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Configuring cross-platform messaging

Updated: January 21, 2005

Applies To: Windows Server 2003, Windows Server 2003 R2, Windows Server 2003 with SP1, Windows Server 2003 with SP2

Configuring cross-platform messaging

For cross-platform messaging to communicate with foreign computers, you must first create a foreign site, add the foreign computers to the foreign site, and create queues on the foreign computers. All of these entities are Message Queuing objects in Active Directory. Then you must create a routing link between the foreign site and a Windows Server 2003 site that contains a Message Queuing server running a connector application, define this Message Queuing server as a site gate for the routing link, and add the foreign site to the list of sites where this computer resides.

Note that for Windows Server 2003 family computers running a connector application, after adding the foreign site to the list of sites, the foreign site will not appear in the list until you restart the Message Queuing service on the domain controller of the domain to which the Message Queuing server running the connector application belongs.

Foreign computers can be assigned to the same foreign site if the computers are all serviced by the same connector application. Connector applications run on Message Queuing servers and enable foreign computers to communicate with other Message Queuing computers in your network. A common Message Queuing connector application is Microsoft MSMQ-MQSeries Bridge. When a Message Queuing computer sends a message to a foreign computer, the message is routed to the Message Queuing server running the connector application in the foreign site because this server is also a site gate in the routing link connecting to the foreign site. When the server identifies the message destination as a queue on a foreign computer, it places it in a connector queue. The message is subsequently processed by the connector application, which communicates with the foreign computer.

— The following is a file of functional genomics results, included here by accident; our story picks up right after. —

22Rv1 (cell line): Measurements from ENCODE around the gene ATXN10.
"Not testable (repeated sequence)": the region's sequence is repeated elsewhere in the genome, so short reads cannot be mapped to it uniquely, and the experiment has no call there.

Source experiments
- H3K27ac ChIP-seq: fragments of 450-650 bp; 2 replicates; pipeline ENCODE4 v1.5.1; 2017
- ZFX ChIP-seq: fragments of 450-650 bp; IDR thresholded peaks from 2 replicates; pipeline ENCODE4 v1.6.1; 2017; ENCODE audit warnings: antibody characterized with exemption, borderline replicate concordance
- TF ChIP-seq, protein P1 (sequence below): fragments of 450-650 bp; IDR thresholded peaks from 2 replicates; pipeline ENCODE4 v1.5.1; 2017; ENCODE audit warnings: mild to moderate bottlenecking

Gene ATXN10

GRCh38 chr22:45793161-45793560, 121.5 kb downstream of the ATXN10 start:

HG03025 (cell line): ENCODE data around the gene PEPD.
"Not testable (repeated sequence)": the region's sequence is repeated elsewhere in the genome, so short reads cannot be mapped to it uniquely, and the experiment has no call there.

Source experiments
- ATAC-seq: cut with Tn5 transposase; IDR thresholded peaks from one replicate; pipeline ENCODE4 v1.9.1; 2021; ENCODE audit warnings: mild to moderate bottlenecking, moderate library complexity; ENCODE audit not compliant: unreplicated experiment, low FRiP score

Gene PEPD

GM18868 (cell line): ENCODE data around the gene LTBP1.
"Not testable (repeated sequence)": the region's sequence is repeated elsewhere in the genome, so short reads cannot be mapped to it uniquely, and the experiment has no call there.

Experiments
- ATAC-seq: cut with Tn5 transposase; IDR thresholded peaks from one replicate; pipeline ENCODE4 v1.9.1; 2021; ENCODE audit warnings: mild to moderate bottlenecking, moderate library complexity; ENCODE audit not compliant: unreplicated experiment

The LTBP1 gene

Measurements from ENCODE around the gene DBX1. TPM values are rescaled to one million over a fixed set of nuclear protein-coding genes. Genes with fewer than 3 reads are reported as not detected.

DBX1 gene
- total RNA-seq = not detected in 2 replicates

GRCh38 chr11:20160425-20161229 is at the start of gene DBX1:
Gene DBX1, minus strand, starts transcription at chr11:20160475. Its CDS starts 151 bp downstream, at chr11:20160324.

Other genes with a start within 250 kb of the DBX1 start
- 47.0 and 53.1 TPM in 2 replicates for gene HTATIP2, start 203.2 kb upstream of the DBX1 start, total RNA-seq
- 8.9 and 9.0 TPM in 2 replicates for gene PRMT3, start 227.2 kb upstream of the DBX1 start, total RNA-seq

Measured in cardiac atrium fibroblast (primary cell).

You must create a routing link between the foreign site and each Windows Server 2003 family or Windows 2000 site that will communicate with the foreign site. The Message Queuing routing server that runs the connector application in the foreign site must also function as a site gate in each routing link connecting to the foreign site. Site gates are always associated with a particular routing link. Note that if the routing server running the connector application, and functioning as a site gate, is unavailable, site gates in other sites cannot route messages to the applicable connector queue for transmission to computers in the foreign site.

For information on how to create a foreign site, see Create foreign sites.

For information on how to add foreign computers to a foreign site and how to add a Message Queuing server running a connector application to a foreign site, see Add foreign computers to a site.

For information on how to create and configure a routing link, see Routing links.

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